Bijeljac-Babic, Ranka; Höhle, Barbara; Nazzi, Thierry

    2016-01-01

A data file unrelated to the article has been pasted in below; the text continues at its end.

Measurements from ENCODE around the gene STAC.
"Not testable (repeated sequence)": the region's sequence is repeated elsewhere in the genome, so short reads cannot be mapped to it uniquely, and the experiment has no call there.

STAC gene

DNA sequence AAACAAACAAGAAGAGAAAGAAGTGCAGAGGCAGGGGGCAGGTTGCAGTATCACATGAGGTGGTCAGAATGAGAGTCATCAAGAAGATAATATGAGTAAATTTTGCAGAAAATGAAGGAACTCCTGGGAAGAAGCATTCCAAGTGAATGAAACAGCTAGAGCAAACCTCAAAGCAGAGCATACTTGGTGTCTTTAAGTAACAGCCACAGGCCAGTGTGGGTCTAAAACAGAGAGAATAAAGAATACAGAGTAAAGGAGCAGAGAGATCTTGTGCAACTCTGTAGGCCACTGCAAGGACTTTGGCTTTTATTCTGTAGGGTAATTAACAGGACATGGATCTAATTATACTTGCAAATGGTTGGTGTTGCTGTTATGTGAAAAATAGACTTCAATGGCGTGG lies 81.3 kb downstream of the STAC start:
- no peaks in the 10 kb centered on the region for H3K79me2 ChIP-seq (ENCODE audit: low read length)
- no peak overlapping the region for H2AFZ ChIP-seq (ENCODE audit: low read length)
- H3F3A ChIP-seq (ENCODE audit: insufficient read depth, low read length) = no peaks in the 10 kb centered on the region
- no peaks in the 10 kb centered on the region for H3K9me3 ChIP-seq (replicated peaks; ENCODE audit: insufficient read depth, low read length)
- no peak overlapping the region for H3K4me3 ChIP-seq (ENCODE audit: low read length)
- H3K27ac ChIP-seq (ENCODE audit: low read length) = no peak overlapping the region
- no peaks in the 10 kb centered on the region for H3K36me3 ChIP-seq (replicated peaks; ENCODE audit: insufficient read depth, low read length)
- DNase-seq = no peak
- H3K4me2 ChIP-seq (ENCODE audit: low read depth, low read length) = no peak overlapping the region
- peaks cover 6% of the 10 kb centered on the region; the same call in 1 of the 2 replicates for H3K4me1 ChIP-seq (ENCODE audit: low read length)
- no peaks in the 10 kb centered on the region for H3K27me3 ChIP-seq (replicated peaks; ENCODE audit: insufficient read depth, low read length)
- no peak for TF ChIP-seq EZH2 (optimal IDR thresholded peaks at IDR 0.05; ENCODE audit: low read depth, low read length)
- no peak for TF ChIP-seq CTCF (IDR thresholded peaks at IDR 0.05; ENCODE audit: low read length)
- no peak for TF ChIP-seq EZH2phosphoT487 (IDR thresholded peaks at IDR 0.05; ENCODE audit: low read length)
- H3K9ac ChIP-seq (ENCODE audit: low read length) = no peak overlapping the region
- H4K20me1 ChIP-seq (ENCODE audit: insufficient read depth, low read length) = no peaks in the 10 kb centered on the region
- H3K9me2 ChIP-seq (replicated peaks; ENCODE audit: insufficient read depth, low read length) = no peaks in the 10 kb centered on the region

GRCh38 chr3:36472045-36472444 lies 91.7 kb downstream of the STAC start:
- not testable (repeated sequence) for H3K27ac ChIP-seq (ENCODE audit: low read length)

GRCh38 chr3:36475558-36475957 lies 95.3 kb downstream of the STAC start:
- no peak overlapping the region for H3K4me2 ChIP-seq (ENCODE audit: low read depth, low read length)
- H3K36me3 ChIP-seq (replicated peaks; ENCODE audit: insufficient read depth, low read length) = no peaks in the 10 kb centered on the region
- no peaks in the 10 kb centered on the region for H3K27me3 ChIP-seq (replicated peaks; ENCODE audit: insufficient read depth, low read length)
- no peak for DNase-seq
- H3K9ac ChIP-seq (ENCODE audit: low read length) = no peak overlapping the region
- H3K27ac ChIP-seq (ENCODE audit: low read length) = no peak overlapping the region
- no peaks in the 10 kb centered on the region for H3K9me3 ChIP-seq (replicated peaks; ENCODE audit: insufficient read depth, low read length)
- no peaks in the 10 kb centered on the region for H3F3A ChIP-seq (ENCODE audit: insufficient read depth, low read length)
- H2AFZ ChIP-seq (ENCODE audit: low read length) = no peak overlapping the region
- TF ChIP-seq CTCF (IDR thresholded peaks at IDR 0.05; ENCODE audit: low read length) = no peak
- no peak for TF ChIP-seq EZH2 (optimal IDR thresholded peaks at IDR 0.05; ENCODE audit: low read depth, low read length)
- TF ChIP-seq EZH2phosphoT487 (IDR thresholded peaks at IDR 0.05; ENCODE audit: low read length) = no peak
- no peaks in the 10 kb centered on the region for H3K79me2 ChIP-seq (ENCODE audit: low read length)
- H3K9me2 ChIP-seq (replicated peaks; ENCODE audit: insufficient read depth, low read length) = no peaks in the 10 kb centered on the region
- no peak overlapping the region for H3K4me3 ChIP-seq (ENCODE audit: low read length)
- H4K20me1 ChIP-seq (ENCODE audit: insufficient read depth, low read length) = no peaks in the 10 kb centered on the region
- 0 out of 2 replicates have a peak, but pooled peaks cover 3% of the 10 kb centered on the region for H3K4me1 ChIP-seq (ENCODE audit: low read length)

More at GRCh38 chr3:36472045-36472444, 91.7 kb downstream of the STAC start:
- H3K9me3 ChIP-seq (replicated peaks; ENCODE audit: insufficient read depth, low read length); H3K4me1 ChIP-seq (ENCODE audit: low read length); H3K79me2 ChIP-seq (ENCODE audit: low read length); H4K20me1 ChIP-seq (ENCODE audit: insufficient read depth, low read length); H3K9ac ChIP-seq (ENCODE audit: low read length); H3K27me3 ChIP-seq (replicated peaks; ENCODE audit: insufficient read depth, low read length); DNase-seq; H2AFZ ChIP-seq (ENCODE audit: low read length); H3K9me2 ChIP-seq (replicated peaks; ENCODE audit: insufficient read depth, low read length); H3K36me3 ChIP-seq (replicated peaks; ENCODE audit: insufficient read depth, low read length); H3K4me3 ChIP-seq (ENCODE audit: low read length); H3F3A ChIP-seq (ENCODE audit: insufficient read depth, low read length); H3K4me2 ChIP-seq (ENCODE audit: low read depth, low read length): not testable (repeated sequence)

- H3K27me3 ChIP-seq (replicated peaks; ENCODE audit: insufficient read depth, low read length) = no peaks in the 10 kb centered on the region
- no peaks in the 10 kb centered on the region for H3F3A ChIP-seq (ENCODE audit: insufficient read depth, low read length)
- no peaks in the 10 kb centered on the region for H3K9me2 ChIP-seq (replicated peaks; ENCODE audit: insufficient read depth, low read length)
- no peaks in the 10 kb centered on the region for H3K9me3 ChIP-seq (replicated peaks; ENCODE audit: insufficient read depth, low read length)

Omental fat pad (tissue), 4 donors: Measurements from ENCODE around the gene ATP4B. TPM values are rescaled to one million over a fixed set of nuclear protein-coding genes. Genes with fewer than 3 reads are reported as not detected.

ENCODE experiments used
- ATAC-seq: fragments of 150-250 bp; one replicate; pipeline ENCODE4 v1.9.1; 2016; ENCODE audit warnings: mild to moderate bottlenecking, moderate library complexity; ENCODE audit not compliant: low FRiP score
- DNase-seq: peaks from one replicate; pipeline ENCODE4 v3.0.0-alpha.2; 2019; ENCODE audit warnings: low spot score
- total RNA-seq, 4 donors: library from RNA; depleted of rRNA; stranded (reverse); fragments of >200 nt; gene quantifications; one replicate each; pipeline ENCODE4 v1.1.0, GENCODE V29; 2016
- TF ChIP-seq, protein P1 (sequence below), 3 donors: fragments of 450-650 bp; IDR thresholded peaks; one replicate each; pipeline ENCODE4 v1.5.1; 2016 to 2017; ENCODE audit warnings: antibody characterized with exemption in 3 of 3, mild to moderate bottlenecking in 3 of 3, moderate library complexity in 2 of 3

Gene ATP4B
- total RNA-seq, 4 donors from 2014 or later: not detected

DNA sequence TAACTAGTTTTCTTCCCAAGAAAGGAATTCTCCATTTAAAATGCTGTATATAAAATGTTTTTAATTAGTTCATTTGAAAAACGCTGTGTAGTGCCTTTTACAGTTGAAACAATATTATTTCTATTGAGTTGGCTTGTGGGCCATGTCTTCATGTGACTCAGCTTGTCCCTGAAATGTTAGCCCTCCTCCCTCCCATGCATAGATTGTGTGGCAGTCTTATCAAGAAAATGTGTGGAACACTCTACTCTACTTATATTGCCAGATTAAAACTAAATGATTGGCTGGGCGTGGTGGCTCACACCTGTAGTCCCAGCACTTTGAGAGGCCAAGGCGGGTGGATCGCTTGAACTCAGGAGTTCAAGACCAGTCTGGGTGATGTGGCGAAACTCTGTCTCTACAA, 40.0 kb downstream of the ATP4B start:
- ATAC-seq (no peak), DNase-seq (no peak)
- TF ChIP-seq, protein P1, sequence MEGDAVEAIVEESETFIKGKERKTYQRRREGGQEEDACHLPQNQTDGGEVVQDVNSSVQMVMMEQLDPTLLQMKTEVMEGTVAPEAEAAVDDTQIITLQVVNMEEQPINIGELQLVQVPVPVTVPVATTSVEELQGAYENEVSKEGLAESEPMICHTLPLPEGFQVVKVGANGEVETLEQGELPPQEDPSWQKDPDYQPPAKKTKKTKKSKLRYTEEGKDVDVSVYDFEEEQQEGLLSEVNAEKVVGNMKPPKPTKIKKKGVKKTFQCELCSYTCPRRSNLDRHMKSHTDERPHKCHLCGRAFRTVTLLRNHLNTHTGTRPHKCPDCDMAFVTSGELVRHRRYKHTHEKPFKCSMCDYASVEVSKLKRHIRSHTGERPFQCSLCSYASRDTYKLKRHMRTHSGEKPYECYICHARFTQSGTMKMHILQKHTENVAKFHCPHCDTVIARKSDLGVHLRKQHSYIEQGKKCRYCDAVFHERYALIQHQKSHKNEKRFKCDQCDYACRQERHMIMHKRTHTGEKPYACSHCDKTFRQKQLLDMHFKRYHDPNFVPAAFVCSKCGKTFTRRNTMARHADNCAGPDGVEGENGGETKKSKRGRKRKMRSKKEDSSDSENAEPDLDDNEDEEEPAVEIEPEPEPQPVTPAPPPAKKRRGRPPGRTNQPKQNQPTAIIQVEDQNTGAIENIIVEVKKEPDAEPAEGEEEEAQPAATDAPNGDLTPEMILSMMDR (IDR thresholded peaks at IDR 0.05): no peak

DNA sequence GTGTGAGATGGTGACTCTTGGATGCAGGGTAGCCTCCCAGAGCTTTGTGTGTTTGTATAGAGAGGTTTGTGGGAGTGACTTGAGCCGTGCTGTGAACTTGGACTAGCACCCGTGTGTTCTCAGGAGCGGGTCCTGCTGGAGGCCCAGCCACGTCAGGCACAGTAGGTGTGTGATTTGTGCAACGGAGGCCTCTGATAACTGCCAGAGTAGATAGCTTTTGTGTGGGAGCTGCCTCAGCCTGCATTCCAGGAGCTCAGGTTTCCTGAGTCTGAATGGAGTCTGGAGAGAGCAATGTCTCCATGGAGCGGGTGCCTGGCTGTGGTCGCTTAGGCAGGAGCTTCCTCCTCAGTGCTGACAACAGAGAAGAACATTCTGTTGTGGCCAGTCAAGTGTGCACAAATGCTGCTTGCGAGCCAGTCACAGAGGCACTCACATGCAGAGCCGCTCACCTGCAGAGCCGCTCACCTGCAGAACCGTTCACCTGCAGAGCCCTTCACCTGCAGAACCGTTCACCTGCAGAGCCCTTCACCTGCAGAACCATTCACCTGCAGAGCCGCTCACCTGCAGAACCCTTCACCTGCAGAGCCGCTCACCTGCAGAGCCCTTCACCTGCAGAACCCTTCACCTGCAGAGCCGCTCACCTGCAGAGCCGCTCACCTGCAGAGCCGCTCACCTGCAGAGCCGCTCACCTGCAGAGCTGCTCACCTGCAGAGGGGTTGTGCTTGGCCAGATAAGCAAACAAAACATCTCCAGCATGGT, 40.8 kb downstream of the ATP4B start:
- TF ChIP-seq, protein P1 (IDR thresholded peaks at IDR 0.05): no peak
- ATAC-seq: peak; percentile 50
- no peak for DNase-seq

Infants start learning the prosodic properties of their native language before 12 months, as shown by the emergence of a trochaic bias in English-learning infants between 6 and 9 months (Jusczyk et al., 1993), and in German-learning infants between 4 and 6 months (Höhle et al., 2009, 2014), while French-learning infants do not show a bias at 6 months (Höhle et al., 2009). This language-specific emergence of a trochaic bias is supported by the fact that English and German are languages with trochaic predominance in their lexicons, while French is a language with phrase-final lengthening but lacking lexical stress. We explored the emergence of a trochaic bias in bilingual French/German infants, to study whether the developmental trajectory would be similar to monolingual infants and whether amount of relative exposure to the two languages has an impact on the emergence of the bias. Accordingly, we replicated Höhle et al. (2009) with 24 bilingual 6-month-olds learning French and German simultaneously. All infants had been exposed to both languages for 30 to 70% of the time from birth. Using the Head Preference Procedure, infants were presented with two lists of stimuli, one made up of several occurrences of the pseudoword /GAba/ with word-initial stress (trochaic pattern), the second one made up of several occurrences of the pseudoword /gaBA/ with word-final stress (iambic pattern). The stimuli were recorded by a native German female speaker. Results revealed that these French/German bilingual 6-month-olds have a trochaic bias (as evidenced by a preference to listen to the trochaic pattern). Hence, their listening preference is comparable to that of monolingual German-learning 6-month-olds, but differs from that of monolingual French-learning 6-month-olds who did not show any preference (Höhle et al., 2009). Moreover, the size of the trochaic bias in the bilingual infants was not correlated with their amount of exposure to German. The present results thus